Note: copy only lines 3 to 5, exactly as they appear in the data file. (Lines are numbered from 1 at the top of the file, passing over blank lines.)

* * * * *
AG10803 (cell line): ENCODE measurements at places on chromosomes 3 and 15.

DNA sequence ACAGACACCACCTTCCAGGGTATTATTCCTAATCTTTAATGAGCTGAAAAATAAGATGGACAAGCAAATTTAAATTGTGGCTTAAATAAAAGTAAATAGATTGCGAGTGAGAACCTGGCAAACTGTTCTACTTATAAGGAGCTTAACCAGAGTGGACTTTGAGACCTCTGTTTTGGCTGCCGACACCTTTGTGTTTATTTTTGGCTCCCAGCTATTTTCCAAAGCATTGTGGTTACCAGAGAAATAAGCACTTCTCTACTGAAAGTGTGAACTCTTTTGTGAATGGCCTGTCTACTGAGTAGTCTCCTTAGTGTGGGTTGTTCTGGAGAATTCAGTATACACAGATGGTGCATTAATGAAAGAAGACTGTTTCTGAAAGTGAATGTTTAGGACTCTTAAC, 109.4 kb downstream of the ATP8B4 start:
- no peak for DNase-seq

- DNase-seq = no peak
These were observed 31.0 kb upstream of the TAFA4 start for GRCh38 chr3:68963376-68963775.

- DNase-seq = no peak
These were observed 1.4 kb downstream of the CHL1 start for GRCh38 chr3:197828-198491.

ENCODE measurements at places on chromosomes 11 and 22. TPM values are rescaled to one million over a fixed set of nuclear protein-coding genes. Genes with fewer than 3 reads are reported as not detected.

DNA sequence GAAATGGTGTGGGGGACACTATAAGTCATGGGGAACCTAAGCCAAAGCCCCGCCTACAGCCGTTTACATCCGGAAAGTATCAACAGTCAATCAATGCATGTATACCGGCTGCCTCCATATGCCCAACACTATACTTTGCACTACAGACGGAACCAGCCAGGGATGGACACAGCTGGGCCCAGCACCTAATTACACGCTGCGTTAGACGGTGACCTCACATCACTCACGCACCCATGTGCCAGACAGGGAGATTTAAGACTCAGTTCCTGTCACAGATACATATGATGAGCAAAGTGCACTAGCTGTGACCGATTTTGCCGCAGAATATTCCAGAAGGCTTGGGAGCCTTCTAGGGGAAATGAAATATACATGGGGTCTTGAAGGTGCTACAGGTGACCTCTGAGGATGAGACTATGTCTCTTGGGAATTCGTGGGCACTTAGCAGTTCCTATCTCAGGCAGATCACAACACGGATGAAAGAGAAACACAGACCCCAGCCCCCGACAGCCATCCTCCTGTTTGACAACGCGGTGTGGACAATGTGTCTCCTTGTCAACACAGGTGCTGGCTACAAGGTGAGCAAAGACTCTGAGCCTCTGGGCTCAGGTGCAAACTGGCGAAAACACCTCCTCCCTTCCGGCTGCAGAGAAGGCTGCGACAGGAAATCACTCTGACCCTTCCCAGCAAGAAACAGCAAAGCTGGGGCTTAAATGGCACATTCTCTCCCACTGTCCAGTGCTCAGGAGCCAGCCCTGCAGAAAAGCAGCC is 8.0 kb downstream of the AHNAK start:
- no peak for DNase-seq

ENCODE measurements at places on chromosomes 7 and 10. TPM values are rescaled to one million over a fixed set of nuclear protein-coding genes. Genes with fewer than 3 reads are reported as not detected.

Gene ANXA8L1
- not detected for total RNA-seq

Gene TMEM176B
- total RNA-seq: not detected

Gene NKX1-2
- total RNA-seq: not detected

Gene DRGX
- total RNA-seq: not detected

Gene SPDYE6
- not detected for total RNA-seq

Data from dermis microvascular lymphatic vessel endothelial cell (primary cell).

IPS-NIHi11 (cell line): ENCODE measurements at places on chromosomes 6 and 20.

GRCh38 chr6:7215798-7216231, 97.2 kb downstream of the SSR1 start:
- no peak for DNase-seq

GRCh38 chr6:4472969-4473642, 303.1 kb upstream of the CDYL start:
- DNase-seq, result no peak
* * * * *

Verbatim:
- no peak for DNase-seq

- DNase-seq = no peak
These were observed 31.0 kb upstream of the TAFA4 start for GRCh38 chr3:68963376-68963775.